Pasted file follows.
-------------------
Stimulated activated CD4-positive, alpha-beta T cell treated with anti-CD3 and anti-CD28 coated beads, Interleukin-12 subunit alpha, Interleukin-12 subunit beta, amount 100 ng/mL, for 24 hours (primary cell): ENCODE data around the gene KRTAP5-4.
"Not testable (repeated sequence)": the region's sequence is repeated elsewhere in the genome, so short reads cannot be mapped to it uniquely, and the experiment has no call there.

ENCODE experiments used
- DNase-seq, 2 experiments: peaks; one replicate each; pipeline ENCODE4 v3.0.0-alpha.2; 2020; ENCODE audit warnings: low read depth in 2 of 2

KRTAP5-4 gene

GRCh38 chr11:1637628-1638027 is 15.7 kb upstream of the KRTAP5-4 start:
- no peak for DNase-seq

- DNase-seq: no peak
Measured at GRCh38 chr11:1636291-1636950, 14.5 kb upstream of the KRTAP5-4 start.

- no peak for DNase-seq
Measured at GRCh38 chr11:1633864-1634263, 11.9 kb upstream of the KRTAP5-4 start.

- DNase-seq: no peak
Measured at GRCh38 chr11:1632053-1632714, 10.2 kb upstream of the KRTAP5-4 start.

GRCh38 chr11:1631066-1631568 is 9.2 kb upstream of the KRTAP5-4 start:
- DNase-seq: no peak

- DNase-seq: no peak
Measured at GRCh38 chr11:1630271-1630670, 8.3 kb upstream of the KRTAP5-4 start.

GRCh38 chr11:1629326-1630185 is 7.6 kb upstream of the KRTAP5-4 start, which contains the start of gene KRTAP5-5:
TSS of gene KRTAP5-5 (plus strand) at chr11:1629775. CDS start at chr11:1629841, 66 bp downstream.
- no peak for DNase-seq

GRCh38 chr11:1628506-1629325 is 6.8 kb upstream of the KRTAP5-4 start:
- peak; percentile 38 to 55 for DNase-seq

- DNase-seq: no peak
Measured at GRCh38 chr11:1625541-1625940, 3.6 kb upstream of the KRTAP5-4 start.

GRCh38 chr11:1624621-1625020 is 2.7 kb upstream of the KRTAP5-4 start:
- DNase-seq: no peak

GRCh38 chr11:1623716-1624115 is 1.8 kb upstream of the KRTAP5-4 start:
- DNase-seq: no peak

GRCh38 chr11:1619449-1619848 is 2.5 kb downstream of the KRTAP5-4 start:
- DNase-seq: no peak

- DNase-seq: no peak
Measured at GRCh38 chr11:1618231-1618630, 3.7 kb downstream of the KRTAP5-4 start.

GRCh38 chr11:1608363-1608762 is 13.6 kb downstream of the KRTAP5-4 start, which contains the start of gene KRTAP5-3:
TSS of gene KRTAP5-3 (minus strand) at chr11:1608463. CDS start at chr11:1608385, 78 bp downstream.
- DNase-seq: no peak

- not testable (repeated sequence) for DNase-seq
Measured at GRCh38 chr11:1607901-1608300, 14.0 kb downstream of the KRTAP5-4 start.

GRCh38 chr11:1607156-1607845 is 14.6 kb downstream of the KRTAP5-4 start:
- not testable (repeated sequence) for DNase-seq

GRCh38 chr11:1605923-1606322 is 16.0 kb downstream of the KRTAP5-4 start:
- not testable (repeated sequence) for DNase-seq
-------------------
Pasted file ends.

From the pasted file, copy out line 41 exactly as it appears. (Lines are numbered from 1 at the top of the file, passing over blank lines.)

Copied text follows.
- not testable (repeated sequence) for DNase-seq